Who'll call the tune in June if the Midlands swings?

Patrick Burns
Political editor, Midlands

Image source, Dudley Council
Image caption,
Dudley North: Where Labour could be vulnerable

"It ain't got a thing if it ain't got that swing."

That's what the old song says.

But it could just as well become the mantra for the parties' election strategists composing the mood music for that snap general election on Thursday 8 June.

Nowhere more so than in this region of swing seats seen, yet again, as key to deciding who wins and loses.

If the opinion polls are anywhere near right, and recent history reminds us they may not be, then Labour face a tough fight to hang on to what they hold. Nowhere more so than in:

  • Newcastle-under-Lyme

Labour MP Paul Farrelly's slender 650 majority puts his seat at the top of the Conservatives' target list in our part of the country. They require a swing of under 0.8%. And Mr Farrelly's determined opposition to Brexit may not exactly help either, in a constituency which overwhelmingly voted Leave. He was the only Midlands Labour MP to defy his party and vote against Theresa May triggering Article 50.

  • Wolverhampton South West
Image caption,
Nuneaton was the 'weather vane' constituency which set David Cameron onto victor in the 2015 general election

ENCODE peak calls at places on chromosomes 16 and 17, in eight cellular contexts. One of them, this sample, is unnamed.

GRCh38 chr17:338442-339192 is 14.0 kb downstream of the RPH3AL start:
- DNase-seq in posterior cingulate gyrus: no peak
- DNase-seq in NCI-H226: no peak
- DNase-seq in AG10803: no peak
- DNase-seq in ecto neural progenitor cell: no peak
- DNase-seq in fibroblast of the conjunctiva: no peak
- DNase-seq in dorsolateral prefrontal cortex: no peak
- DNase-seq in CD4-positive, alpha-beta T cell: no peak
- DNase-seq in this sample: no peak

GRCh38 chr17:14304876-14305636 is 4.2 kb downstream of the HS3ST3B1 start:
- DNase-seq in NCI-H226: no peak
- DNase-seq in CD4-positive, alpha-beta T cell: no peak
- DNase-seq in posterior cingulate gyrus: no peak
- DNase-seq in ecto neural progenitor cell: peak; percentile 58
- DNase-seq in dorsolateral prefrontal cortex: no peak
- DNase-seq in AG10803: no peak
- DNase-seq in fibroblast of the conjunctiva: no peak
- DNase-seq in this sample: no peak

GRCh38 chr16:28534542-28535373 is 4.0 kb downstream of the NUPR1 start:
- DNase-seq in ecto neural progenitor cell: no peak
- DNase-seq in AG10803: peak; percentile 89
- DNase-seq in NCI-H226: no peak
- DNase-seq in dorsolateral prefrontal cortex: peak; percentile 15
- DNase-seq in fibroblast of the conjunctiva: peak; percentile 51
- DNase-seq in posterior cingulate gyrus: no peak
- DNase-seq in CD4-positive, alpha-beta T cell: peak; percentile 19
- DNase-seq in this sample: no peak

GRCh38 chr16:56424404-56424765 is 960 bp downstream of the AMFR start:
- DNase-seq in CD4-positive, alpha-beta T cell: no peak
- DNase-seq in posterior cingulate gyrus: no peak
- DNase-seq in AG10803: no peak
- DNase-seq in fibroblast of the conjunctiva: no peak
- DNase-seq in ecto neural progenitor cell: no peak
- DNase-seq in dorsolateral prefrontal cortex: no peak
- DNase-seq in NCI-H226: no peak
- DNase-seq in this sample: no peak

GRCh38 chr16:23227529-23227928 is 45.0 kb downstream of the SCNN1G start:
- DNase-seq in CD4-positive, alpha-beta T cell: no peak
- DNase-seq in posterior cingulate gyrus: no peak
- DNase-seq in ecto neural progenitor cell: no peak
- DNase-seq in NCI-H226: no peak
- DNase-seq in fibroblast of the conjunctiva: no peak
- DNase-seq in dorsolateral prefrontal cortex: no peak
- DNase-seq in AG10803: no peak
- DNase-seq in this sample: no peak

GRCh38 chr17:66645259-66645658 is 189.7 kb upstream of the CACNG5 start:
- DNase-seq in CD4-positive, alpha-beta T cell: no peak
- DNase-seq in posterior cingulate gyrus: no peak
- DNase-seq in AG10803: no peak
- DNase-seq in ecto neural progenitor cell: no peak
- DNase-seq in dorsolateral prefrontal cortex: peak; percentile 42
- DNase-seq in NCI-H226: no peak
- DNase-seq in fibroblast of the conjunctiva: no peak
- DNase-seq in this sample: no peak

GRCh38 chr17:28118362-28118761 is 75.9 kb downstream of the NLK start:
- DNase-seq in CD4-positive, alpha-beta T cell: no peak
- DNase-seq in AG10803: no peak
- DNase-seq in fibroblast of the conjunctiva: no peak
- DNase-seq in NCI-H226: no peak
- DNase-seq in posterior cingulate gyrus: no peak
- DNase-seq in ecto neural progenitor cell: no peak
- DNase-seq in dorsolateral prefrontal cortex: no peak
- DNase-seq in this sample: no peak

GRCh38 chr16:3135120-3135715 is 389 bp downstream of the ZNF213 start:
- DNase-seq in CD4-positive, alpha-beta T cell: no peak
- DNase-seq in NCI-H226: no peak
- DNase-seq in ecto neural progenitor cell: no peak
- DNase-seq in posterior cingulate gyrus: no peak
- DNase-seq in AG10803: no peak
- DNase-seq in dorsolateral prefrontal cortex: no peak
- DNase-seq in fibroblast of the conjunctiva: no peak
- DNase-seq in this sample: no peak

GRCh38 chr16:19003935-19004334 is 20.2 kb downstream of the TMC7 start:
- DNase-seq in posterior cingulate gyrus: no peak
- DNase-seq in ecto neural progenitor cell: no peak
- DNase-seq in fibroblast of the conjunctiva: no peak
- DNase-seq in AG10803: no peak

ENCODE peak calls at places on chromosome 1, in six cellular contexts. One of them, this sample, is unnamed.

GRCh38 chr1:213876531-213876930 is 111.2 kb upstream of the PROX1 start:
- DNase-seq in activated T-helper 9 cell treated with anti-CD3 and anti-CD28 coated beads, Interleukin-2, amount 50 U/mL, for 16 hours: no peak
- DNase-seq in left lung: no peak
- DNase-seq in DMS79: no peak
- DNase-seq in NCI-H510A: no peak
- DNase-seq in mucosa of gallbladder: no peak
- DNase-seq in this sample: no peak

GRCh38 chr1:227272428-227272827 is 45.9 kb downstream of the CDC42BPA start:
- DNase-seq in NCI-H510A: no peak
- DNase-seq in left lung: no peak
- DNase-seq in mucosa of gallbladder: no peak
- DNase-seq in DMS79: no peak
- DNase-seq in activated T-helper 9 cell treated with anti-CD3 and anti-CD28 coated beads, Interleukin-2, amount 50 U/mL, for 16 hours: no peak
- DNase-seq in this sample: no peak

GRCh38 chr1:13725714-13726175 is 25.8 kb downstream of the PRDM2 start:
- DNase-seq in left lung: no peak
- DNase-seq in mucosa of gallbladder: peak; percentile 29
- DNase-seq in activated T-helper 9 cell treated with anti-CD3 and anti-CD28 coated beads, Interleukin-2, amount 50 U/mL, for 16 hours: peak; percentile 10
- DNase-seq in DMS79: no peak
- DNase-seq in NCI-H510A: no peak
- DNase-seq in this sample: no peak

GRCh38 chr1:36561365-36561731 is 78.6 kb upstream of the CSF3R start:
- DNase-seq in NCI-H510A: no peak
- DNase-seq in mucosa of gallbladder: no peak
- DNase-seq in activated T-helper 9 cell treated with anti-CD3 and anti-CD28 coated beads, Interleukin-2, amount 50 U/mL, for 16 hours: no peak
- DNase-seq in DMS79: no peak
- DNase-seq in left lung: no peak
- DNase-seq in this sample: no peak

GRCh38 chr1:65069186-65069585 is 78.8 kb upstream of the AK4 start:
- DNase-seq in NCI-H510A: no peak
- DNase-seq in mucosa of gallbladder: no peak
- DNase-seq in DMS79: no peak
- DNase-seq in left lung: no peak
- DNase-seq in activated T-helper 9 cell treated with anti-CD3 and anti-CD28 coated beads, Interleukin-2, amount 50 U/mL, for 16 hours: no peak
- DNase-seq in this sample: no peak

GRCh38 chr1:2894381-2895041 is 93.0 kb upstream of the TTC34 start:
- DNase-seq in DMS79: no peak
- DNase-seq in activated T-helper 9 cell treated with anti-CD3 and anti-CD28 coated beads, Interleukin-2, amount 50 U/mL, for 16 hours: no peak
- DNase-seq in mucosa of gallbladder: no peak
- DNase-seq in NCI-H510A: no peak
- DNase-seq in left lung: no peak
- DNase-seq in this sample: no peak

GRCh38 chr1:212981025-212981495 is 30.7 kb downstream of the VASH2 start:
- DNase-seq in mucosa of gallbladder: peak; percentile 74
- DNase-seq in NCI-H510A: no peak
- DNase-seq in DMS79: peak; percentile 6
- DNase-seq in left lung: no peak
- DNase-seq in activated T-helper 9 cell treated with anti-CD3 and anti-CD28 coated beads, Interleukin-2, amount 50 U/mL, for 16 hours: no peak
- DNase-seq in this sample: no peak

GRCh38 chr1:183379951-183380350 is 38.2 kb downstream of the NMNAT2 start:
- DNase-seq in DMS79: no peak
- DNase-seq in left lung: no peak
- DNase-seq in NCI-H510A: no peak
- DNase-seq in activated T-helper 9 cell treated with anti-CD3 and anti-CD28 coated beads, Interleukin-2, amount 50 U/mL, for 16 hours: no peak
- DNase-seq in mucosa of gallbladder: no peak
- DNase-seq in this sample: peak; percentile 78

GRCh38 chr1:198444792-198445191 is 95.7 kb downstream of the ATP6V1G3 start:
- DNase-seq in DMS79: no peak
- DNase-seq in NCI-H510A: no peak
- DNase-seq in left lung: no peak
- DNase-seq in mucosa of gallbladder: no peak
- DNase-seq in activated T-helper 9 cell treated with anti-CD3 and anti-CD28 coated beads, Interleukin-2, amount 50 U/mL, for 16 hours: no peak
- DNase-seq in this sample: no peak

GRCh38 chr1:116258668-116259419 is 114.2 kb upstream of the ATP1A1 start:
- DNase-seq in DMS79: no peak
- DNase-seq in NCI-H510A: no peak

Labour's Rob Marris lost this perpetual swing seat to the Conservatives in 2010 but regained it from them in 2015. This time he has decided to go of his own accord. Having already announced his decision to stand down he invites the inevitable charge that he has jumped before the Tories push him. They require a swing here of just 1.0%.

  • Birmingham Northfield

Once regarded as another swing seat, Northfield has developed an air of permanence in Labour's hands. It's been held ever since 1992 by Shadow Transport Minister Richard Burden, despite a concerted challenge by David Cameron's party in 2015. But Mr Burden may find it harder to survive this time. The Conservatives need a swing of under 3%.

To this 'top three' we can add further seats where Labour would be vulnerable according to the current ratings. In alphabetical order:

  • Birmingham Edgbaston where Gisela Stuart, "the poster girl" of Labour 1997 landslide and more recently the chair of Vote Leave, is standing down;
  • two of the Coventry seats, South and North West;
  • Dudley North;
  • Walsall North.